When the first disappointment after the missed tour coup had evaporated, Phil Bauhaus was able to laugh again. “It was my first tour sprint. It was very messy. Everyone pushes the limit down to the last millimetre. For two or three seconds I believed that it could work. Second place is nice, but in the end you just want to win,” said the debutant, after rushing past his first stage win by a hair’s breadth on the first sprint finish at the 110th Tour de France on Monday.
Bauhaus had not even noticed that the jury was even briefly discussing the disqualification of the Belgian winner Jasper Philipsen because of a scuffle with compatriot Wout van Aert. A visit to the podium would have been the crowning glory for the 28-year-old Bocholter, who no one had in mind between all the sprint stars around Mark Cavendish and Co.
But Bauhaus threw everything into the sprint, pedaled with the last of his strength and pushed his racing machine towards the finish line. Half a bike length was missing from Philipsen, who had more stamina on the third stage after 193.5 kilometers from Amorebieta-Etxano to Bayonne. Third place went to Australian Caleb Ewan.
But what a courageous performance Bauhaus delivered. “I used Wout van Aert’s rear wheel as a guide. There were tough battles for positions,” said the German. It was very close between the two Belgians. “You made it pretty exciting again in the end,” said Philipsen about the jury’s deliberations.
Bauhaus only got its tour ticket in the Bahrain-Victorious team at the last minute, which had just come to terms with the tragic death of Swiss Gino Mäder at the Tour de Suisse. All for girls was the motto of the team. Bauhaus himself reported that he shed bitter tears after the death of his teammate. Mäder fell into a gorge during the Tour de Suisse in mid-June and died a day later.
The sprinter day had no effect on the overall standings. Two-time Tour champion Tadej Pogacar paused in his pursuit of every bonus second and remains second, six seconds off teammate and opening winner Adam Yates. In the first two days, the Slovenian gained a total of 11 seconds over Danish champion Jonas Vingegaard. The best German in the overall classification remains the former tour fourth Emanuel Buchmann.
In Bayonne, however, it was the sprinters’ turn, led by Philipsen. The 25-year-old had already won two stages of the Tour last year, including the prestigious sprint on the Champs Élysées in Paris. In doing so, he underscored his claim of wanting to be the best sprinter in the world.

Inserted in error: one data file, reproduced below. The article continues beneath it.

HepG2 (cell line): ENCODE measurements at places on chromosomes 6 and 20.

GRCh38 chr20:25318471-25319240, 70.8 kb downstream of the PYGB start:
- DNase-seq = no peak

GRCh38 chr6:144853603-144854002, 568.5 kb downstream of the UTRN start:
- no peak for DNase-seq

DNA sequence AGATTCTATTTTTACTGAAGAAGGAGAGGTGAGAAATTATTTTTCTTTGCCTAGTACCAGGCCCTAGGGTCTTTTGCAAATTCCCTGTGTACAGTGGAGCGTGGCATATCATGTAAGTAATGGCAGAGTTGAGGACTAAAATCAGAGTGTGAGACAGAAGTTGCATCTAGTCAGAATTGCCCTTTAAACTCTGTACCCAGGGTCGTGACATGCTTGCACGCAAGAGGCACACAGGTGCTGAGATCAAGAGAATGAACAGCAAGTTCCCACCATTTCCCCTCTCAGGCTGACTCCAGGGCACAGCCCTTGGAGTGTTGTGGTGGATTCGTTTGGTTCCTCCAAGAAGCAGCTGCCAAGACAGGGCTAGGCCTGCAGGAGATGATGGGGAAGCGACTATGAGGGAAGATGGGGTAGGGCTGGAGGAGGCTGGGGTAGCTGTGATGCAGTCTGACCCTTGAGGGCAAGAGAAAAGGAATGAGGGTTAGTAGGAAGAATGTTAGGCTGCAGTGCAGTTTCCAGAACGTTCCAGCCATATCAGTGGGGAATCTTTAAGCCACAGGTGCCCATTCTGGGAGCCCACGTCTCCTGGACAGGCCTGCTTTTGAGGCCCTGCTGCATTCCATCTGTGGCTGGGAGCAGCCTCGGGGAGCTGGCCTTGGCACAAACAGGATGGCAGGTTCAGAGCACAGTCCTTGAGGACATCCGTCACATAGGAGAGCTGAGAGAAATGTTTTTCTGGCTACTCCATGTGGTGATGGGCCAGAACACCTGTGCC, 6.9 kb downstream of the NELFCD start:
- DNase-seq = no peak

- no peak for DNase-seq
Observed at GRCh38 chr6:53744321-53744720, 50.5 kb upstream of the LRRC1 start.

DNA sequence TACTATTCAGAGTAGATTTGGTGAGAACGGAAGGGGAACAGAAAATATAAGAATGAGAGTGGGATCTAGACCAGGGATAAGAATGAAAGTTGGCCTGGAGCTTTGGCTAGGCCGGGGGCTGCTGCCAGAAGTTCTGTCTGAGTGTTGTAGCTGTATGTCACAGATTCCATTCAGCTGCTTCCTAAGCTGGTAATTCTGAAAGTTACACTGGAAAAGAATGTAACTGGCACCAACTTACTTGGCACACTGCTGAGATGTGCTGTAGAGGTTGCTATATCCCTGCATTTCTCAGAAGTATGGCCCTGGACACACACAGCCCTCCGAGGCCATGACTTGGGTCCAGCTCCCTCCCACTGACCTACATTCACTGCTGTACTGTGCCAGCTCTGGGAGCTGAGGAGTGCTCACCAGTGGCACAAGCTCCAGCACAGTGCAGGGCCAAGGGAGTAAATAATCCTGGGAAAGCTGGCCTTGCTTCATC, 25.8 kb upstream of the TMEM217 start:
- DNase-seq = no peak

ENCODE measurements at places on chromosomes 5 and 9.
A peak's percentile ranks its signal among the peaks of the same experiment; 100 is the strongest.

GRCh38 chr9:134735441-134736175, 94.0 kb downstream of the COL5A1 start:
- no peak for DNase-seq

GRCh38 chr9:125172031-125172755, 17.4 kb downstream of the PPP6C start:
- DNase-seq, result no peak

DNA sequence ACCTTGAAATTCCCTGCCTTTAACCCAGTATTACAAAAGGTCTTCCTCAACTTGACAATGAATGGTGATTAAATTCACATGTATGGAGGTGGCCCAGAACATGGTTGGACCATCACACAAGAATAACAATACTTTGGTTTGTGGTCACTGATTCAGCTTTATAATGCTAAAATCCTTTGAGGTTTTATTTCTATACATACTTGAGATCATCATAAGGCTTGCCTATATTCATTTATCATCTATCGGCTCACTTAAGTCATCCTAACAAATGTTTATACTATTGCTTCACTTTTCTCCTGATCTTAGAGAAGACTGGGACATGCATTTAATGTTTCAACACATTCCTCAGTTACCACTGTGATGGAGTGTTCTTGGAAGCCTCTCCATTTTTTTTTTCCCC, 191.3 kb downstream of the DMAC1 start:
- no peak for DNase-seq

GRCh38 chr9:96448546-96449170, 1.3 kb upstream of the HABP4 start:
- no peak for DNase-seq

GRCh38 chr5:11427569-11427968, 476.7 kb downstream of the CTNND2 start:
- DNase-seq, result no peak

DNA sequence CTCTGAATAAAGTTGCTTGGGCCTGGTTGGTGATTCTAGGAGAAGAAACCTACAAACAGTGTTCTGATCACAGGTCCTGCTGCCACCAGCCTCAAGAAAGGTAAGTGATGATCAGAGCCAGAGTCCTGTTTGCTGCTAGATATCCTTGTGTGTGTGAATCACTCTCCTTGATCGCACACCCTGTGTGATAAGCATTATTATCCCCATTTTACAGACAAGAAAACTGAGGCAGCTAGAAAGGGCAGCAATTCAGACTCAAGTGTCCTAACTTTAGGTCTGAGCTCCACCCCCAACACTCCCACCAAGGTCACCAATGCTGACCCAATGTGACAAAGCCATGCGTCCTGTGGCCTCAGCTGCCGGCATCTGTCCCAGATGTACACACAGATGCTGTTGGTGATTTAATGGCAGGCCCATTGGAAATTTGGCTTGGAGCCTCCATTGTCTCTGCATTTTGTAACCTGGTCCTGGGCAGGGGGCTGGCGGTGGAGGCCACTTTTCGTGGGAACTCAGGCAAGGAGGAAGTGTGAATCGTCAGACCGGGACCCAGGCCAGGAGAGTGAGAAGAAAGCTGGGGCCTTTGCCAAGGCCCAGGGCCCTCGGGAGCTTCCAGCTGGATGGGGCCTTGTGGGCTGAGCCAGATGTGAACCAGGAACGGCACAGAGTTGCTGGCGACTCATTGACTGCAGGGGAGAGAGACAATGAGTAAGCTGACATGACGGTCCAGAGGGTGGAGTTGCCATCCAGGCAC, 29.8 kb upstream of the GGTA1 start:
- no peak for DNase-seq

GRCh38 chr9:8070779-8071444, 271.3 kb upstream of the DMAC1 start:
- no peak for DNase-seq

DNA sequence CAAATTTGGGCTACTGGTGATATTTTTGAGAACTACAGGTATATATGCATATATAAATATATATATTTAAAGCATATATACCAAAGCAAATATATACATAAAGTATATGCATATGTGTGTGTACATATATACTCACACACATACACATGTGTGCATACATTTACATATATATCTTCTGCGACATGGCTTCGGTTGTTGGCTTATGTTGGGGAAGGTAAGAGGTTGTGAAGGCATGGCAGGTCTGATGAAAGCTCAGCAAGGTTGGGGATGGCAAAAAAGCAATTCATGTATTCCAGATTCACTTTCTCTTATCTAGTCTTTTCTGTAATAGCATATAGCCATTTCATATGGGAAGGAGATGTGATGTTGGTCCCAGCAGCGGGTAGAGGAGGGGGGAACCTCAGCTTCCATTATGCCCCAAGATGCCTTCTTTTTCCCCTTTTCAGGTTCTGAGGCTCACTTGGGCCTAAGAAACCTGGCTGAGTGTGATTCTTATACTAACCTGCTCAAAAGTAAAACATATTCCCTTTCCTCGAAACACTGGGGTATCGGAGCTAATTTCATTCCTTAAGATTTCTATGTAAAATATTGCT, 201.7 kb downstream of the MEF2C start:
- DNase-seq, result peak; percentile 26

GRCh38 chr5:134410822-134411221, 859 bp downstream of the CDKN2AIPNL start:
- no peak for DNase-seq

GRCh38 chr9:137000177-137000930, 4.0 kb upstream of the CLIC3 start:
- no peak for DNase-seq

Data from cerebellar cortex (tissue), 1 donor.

Since its successful tour in 2022, Philipsen has continued to develop. He also played a role in the classics that year, even finishing second at Paris-Roubaix – behind teammate Mathieu van der Poel.
When returning to France, the tour entourage was also accompanied by security concerns, especially since there have been riots in France’s metropolises for days after the death of a 17-year-old during a police check. “We work closely with the authorities. I speak to the Ministry of the Interior morning, noon and evening. We remain focused and vigilant,” said Pierre-Yves Thouault, Vice-Director of the race. It’s good for the tour that Bordeaux, a major French city, will not be headed for until next Friday.
How vulnerable the tour is was shown on Sunday when strangers apparently distributed tacks on the street. Numerous professional cyclists had to change their wheels about 20 kilometers from the finish line due to punctures. Three drivers from the German Bora-hansgrohe racing team were also affected. On Monday, too, there was a striking number of punctures. The reason for this was initially unknown.
The sprinters can hope for a mass finish again on Tuesday when the fourth stage over 181.8 kilometers from Dax to Nogaro finishes at the Paul Armagnac motorsport race track. 800 meters it goes straight ahead slightly uphill at the end.